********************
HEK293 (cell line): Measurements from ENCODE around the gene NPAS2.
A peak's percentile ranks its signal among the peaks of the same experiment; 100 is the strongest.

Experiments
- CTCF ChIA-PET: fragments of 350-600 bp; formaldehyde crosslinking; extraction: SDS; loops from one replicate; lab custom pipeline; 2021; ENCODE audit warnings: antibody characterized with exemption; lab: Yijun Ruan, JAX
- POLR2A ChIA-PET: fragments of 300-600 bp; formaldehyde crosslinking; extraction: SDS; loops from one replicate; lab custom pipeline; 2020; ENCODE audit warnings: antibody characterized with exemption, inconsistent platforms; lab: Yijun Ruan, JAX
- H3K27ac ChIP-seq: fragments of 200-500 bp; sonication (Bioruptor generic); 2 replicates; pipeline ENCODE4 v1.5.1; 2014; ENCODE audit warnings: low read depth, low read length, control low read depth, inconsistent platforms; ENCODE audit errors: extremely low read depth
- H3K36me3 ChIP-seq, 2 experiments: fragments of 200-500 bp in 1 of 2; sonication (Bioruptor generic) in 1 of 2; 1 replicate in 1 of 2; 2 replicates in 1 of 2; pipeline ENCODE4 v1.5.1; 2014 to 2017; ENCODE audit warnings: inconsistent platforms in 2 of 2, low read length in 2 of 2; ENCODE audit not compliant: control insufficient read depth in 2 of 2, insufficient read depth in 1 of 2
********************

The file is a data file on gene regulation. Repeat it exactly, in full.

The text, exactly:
HEK293 (cell line): Measurements from ENCODE around the gene NPAS2.
A peak's percentile ranks its signal among the peaks of the same experiment; 100 is the strongest.

Experiments
- CTCF ChIA-PET: fragments of 350-600 bp; formaldehyde crosslinking; extraction: SDS; loops from one replicate; lab custom pipeline; 2021; ENCODE audit warnings: antibody characterized with exemption; lab: Yijun Ruan, JAX
- POLR2A ChIA-PET: fragments of 300-600 bp; formaldehyde crosslinking; extraction: SDS; loops from one replicate; lab custom pipeline; 2020; ENCODE audit warnings: antibody characterized with exemption, inconsistent platforms; lab: Yijun Ruan, JAX
- H3K27ac ChIP-seq: fragments of 200-500 bp; sonication (Bioruptor generic); 2 replicates; pipeline ENCODE4 v1.5.1; 2014; ENCODE audit warnings: low read depth, low read length, control low read depth, inconsistent platforms; ENCODE audit errors: extremely low read depth
- H3K36me3 ChIP-seq, 2 experiments: fragments of 200-500 bp in 1 of 2; sonication (Bioruptor generic) in 1 of 2; 1 replicate in 1 of 2; 2 replicates in 1 of 2; pipeline ENCODE4 v1.5.1; 2014 to 2017; ENCODE audit warnings: inconsistent platforms in 2 of 2, low read length in 2 of 2; ENCODE audit not compliant: control insufficient read depth in 2 of 2, insufficient read depth in 1 of 2